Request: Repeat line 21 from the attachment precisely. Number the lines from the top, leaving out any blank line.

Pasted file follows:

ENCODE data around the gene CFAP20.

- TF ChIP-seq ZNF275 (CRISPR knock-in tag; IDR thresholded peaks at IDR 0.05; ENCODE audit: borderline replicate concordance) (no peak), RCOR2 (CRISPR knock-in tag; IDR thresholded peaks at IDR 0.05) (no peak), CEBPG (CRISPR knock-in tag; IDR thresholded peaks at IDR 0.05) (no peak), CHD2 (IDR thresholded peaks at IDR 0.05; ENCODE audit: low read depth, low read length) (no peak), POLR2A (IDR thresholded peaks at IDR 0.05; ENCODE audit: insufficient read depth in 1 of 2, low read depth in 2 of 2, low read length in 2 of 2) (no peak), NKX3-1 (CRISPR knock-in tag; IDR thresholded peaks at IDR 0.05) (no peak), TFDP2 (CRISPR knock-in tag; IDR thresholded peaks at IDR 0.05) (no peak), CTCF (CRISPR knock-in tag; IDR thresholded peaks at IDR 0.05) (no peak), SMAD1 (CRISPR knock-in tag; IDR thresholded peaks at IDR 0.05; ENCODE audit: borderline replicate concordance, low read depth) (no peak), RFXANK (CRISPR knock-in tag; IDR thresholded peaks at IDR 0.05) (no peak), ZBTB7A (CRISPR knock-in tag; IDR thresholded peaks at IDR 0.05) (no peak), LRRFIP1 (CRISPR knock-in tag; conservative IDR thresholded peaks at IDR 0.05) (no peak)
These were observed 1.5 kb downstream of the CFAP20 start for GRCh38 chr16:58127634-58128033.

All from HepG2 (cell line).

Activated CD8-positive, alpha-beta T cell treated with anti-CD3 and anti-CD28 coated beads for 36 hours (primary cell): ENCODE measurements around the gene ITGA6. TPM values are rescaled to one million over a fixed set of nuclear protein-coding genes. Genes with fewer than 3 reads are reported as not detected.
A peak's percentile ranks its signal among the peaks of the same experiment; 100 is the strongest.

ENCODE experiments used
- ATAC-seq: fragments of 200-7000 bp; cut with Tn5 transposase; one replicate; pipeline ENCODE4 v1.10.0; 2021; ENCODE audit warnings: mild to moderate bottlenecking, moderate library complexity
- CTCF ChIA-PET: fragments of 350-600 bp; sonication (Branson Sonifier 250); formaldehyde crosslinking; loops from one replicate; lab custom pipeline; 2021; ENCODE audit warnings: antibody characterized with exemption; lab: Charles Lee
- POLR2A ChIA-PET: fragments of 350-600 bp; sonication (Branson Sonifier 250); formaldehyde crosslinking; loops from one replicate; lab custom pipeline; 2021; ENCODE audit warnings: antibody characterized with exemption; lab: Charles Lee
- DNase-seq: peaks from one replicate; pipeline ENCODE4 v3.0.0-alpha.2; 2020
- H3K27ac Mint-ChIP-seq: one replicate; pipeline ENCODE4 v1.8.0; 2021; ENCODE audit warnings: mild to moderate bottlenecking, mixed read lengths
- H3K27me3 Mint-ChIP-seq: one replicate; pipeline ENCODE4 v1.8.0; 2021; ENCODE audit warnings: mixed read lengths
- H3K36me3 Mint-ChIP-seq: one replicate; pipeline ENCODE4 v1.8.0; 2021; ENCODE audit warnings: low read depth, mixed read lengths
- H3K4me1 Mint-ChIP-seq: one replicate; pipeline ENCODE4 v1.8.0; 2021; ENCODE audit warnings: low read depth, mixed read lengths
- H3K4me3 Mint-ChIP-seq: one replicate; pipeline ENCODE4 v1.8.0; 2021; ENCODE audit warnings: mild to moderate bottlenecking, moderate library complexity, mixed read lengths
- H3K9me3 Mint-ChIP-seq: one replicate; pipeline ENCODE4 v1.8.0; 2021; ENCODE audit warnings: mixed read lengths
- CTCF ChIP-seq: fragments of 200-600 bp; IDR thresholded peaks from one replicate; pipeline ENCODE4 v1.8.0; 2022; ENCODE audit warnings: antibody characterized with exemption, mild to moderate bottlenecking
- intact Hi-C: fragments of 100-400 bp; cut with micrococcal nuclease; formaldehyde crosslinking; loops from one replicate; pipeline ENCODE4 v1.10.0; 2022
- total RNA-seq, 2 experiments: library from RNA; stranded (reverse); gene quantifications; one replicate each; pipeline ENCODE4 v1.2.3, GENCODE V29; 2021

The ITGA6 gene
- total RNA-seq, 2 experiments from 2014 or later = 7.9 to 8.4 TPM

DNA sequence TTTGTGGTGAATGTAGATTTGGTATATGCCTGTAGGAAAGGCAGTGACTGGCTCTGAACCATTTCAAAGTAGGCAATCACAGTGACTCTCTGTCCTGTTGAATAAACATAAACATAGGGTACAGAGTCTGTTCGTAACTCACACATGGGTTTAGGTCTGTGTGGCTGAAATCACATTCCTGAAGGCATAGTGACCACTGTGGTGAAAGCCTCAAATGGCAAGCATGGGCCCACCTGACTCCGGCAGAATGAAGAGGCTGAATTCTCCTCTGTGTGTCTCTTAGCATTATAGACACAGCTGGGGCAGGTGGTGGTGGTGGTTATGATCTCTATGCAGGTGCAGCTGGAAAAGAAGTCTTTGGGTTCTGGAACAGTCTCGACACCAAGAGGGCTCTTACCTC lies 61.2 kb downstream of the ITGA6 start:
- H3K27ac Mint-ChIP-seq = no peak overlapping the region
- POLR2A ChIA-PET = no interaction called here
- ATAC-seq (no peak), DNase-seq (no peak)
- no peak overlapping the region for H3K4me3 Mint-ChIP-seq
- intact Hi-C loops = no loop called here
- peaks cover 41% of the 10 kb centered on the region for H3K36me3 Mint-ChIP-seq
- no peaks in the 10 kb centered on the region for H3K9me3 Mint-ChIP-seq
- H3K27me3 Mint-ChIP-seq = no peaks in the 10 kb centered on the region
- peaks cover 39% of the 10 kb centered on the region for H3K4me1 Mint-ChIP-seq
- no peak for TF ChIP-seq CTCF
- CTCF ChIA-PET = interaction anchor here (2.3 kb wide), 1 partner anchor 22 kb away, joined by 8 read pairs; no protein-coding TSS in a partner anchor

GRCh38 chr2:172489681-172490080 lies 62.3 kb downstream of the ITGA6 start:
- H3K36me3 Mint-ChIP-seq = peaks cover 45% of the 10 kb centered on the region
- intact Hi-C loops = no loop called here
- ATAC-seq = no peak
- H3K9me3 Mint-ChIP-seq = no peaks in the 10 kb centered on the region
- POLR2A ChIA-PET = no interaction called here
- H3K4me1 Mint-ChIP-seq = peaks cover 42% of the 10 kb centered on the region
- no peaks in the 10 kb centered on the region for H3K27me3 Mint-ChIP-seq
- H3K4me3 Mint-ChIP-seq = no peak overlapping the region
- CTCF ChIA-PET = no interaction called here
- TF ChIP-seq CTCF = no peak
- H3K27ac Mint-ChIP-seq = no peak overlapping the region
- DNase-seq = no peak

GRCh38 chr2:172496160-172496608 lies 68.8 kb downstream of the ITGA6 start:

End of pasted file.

The ITGA6 gene